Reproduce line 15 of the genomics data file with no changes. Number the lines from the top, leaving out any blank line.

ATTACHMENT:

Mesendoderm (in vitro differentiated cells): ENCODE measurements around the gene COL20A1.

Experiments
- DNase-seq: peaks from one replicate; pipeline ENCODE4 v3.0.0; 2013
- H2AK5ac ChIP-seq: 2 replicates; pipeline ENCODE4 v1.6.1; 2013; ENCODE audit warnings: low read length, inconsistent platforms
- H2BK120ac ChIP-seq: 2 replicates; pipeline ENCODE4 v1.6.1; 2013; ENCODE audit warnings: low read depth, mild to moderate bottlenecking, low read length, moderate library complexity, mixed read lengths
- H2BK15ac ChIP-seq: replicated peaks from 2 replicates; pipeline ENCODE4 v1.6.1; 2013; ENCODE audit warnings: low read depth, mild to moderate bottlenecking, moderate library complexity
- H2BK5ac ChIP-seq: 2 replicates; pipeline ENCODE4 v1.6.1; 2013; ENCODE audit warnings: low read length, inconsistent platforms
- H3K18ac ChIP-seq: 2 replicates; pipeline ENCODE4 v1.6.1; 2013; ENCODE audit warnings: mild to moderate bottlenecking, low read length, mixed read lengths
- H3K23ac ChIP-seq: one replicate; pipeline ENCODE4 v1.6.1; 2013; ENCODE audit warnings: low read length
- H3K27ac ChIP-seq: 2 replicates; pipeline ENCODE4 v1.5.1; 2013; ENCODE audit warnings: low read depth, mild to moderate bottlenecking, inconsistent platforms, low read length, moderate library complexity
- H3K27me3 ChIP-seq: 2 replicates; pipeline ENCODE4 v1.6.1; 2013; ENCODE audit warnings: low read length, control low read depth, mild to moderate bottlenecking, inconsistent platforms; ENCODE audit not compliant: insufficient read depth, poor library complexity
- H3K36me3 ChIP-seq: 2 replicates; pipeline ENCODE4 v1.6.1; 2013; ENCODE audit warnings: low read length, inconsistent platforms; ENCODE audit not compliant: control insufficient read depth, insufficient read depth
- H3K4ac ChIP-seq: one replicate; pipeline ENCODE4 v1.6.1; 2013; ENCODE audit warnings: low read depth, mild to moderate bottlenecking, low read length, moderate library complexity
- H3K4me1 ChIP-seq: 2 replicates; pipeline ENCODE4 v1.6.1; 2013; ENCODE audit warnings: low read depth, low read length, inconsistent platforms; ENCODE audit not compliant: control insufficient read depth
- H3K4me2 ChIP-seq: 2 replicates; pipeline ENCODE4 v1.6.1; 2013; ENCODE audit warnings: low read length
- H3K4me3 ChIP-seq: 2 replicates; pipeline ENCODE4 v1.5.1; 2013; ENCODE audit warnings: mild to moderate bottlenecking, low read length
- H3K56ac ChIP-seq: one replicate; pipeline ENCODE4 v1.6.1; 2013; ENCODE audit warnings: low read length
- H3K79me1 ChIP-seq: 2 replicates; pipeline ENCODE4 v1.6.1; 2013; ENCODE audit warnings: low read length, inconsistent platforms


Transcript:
- H3K4me2 ChIP-seq: 2 replicates; pipeline ENCODE4 v1.6.1; 2013; ENCODE audit warnings: low read length